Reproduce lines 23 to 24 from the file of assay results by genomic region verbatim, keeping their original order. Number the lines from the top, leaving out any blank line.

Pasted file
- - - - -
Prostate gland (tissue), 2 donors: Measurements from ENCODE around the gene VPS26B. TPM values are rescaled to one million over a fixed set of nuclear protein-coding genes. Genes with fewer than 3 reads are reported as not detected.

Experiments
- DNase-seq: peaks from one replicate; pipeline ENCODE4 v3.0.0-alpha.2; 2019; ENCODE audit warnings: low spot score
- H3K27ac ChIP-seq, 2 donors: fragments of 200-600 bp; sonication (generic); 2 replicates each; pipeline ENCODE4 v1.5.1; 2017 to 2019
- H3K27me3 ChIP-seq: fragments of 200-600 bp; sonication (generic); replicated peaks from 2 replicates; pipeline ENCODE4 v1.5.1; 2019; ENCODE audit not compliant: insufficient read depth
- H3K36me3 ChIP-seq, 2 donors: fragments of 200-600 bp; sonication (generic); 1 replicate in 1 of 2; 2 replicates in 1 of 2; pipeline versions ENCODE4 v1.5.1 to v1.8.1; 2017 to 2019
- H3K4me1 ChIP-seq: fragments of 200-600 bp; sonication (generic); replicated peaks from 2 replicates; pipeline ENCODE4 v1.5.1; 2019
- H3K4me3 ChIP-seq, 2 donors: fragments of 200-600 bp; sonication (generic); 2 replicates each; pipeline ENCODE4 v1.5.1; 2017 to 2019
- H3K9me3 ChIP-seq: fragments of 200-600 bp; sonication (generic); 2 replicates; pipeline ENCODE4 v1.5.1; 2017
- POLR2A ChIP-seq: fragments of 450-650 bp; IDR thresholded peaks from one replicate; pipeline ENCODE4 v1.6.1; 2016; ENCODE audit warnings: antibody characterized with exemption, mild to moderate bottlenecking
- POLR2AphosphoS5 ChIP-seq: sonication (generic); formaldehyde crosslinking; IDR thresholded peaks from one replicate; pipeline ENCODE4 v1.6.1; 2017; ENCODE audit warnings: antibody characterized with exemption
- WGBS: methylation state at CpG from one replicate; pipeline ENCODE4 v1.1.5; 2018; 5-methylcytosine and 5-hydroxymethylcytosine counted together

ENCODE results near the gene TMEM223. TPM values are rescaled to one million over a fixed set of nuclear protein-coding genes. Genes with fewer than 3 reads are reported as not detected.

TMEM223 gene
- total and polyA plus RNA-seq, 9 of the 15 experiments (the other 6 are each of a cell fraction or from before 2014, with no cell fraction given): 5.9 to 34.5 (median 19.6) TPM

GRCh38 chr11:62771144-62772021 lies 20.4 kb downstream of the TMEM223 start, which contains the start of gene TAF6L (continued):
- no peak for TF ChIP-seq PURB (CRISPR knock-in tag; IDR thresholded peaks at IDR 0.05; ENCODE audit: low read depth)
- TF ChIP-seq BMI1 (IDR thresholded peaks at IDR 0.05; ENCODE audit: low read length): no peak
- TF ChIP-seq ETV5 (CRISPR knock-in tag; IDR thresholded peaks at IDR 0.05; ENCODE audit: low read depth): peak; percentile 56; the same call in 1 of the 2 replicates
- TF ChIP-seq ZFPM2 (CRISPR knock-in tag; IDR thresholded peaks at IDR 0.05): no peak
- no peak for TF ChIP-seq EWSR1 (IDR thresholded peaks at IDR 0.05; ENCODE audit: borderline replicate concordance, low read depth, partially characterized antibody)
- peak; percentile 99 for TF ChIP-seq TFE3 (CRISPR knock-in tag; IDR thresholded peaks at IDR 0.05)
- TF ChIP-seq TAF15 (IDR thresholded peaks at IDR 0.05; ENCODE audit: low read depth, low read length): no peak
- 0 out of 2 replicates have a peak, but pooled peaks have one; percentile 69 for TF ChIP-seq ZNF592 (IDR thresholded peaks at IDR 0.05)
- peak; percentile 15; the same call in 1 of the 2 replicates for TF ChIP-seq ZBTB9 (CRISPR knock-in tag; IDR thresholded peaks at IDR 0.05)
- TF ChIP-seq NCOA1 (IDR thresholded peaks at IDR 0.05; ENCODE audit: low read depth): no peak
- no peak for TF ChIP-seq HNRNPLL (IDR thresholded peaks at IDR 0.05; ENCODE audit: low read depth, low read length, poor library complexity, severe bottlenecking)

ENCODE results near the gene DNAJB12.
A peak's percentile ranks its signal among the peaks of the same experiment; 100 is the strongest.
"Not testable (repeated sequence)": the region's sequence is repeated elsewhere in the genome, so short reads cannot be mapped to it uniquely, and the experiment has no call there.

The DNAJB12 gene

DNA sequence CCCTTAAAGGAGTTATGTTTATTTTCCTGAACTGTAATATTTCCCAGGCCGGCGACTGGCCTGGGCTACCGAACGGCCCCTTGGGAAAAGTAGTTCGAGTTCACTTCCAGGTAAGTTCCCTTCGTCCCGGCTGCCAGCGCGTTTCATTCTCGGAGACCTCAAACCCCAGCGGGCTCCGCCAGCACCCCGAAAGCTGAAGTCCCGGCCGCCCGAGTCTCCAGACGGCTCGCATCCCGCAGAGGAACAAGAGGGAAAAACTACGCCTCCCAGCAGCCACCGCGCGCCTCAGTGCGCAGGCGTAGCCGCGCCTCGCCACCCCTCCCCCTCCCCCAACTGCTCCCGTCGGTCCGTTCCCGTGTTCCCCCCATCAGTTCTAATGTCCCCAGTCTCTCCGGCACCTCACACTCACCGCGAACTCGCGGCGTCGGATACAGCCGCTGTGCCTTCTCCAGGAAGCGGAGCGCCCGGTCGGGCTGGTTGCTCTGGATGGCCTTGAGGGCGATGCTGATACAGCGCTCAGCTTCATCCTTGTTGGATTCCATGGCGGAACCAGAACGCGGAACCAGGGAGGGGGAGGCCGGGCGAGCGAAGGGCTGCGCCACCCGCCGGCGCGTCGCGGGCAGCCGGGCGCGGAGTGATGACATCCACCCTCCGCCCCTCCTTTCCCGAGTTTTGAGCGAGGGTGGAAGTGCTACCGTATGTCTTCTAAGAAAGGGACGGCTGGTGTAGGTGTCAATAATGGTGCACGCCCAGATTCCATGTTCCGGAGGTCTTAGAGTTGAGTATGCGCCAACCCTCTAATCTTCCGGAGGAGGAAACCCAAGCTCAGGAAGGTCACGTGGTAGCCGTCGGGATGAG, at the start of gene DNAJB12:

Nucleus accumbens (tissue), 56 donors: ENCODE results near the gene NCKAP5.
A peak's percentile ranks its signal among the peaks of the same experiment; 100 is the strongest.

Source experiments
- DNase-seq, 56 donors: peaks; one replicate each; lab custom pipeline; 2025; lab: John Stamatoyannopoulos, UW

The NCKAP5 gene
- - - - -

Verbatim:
- TF ChIP-seq TAF15 (IDR thresholded peaks at IDR 0.05; ENCODE audit: low read depth, low read length): no peak
- 0 out of 2 replicates have a peak, but pooled peaks have one; percentile 69 for TF ChIP-seq ZNF592 (IDR thresholded peaks at IDR 0.05)